Anyhow, for the user it will always bring much additional effort to keep manipulated statistics.
The changes need to be documented, eventually re-applied and re-evaluated with the next patches that get installed in the system. And all the time unexpected side-effects could occur (e.g. other statements that used to work OK now run too slow).

For the support it means that a problem that already happened to occur some times wasn’t analysed correctly yet. That means more work and less time to focus on new issues.

Don’t go for quick fixes

Therefore, as a customer you shouldn’t confirm the problem just because the symptom is gone.
Ask for a solution instead.

As a support consultant you should remember that a fix just isn’t a solution and shouldn’t be presented as such.

If there is a good reason for the statistics manipulation (e.g. extremely volatile data volumes so that it’s hard to gather representative statistics), then SAP should and will provide a note with these manipulations.

If the reason for the manipulation is not so clear, then it’s very likely that you’re facing a bug here that needs to be identified and solved.
In many cases it may be sufficient to increase the sample size for the statistic gathering or to install the latest Oracle patches.

Anyway, it has to be clear which bug you hit and how the fix works and of course how the bug will eventually be really fixed.

For those interested in the technical side of these topics, you may want to check the following notes:

892296 Enhancements in update statistics in BRCONNECT 7.00/7.10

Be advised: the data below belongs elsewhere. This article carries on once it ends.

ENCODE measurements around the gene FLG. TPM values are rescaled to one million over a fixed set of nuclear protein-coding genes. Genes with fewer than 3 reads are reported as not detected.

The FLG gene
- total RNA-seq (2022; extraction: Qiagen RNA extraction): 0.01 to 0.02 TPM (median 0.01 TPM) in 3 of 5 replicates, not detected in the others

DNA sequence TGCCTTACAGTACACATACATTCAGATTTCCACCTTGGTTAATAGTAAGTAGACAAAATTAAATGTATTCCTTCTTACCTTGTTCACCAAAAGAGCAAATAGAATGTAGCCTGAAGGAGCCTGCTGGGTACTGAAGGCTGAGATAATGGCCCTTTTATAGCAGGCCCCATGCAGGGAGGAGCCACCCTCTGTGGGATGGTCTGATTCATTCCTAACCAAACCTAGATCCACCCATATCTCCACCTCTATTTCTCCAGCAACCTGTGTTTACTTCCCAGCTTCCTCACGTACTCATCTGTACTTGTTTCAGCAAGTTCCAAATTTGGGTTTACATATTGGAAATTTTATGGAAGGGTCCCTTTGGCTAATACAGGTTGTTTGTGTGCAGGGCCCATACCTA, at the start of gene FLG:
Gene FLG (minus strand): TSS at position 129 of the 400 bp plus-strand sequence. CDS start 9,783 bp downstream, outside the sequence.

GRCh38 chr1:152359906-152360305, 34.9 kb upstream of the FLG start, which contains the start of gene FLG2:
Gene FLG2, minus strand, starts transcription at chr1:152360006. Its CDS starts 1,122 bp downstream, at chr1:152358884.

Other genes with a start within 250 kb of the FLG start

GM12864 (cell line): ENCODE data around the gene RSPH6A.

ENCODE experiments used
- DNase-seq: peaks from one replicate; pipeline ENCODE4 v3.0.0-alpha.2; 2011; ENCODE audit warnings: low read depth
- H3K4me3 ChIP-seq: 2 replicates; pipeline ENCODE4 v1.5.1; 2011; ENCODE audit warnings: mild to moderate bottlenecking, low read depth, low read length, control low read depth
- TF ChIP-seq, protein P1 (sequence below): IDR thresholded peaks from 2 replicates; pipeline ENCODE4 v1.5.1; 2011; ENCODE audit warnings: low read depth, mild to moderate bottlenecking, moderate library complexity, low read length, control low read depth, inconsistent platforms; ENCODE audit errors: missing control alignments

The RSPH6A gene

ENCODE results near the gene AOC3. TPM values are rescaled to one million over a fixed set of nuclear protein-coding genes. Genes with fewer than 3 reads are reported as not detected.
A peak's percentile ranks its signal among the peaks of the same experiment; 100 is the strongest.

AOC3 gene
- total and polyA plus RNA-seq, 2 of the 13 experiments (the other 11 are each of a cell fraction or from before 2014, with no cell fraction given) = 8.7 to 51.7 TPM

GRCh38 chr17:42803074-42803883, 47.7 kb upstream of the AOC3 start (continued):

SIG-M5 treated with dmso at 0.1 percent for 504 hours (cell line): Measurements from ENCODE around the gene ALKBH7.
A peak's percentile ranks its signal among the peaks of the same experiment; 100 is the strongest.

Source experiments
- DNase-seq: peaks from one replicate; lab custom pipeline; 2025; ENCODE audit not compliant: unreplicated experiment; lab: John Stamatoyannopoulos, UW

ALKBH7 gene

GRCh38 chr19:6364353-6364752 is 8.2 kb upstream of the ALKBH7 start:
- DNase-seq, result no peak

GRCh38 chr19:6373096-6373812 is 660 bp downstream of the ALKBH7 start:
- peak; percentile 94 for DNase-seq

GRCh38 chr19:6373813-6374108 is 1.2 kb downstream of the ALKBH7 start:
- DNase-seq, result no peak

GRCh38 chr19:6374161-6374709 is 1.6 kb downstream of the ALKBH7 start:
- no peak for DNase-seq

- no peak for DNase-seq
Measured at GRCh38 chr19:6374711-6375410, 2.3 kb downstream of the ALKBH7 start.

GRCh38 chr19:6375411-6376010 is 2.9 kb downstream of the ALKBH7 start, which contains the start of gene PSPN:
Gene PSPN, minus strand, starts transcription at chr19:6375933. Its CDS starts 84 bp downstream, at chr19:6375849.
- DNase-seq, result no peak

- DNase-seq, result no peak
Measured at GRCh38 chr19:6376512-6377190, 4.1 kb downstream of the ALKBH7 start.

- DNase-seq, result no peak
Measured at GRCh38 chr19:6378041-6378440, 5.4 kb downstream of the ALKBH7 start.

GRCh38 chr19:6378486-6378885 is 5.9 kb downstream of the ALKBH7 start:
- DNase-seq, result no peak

106047 DB21: Customizing the DBSTATC
724545 Adjusting the CBO statistics manually using DBMS_STATS
1020260 Delivering Oracle statistics
176754 Problems with CBO and RBO
766349 FAQ: Oracle SQL optimization
588668 FAQ: Database statistics
756335 Statistics in tables w/ heavily fluctuating volumes of data
122718 CBO: Tables with special treatment

Book and blog/website of Jonathan Lewis: http://jonathanlewis.wordpress.com/

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7 Comments

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  1. Matthew Billingham
    I occasionally do support work, so I agree with you whole-heartedly.  One of the problems I encountered with my development team was programming by coincidence.  For example, a year variable was unexpectedly 1 less than it “should” have been.  The programmer fixed this, by adding one to the variable when the offending method was run.  Now the program works.  Or rather it does what it’s expected.

    But he hasn’t solved it.  He’s just fixed it.  He doesn’t know WHY the variable had a lower value than expect.

    A week later, another problem comes in for the same application.  In another part of the program, the year variable is one year later than expected.  So, the programmer subtracts 1 from the year variable.

    A week later, the original problem is back!  The fix was adding/subtracting 1.  The solution was to create two variables – one for “this” year and one for “last” year.

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    1. Lars Breddemann Post author
      Hi Matthew,
      thanks for sharing this.
      I’m pretty sure that most developers/supporters will know some stories like this one.

      For SAP systems however, I think this should never happen. They are just to important to most customers business to allow such quick-and-dirty fixes and leave the original problems untouched.